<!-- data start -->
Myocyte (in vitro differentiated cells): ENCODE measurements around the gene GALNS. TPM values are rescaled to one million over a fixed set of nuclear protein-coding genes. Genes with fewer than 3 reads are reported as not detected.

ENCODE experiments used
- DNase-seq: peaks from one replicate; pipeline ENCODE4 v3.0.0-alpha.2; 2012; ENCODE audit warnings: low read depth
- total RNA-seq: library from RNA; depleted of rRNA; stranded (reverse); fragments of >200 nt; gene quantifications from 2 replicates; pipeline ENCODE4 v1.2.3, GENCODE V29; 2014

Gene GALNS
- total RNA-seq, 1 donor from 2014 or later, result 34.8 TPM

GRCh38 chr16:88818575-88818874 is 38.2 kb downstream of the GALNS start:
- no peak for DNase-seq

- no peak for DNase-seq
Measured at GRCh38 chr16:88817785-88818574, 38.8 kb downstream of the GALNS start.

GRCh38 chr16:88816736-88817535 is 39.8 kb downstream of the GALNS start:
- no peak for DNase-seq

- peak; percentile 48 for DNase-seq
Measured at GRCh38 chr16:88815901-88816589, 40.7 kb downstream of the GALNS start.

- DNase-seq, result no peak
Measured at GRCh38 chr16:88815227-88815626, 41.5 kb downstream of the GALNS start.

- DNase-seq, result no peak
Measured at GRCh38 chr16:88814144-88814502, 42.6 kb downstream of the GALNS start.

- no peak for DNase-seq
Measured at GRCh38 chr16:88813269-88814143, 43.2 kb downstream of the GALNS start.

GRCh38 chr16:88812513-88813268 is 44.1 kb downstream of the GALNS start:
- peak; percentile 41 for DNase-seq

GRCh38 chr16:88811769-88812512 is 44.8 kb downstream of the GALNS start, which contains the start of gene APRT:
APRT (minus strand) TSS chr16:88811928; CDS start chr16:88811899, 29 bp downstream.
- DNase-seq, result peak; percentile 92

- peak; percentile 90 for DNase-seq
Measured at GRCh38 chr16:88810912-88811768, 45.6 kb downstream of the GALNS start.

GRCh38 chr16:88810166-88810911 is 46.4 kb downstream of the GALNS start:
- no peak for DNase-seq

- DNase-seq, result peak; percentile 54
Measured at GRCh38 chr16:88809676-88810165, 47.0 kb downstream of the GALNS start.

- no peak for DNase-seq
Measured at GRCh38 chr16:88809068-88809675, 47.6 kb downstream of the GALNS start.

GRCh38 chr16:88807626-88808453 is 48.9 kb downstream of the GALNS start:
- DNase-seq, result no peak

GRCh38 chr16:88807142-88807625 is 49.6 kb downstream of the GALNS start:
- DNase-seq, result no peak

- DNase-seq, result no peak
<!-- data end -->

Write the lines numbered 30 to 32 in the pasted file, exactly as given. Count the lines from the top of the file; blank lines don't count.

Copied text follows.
- DNase-seq, result peak; percentile 54
Measured at GRCh38 chr16:88809676-88810165, 47.0 kb downstream of the GALNS start.

- no peak for DNase-seq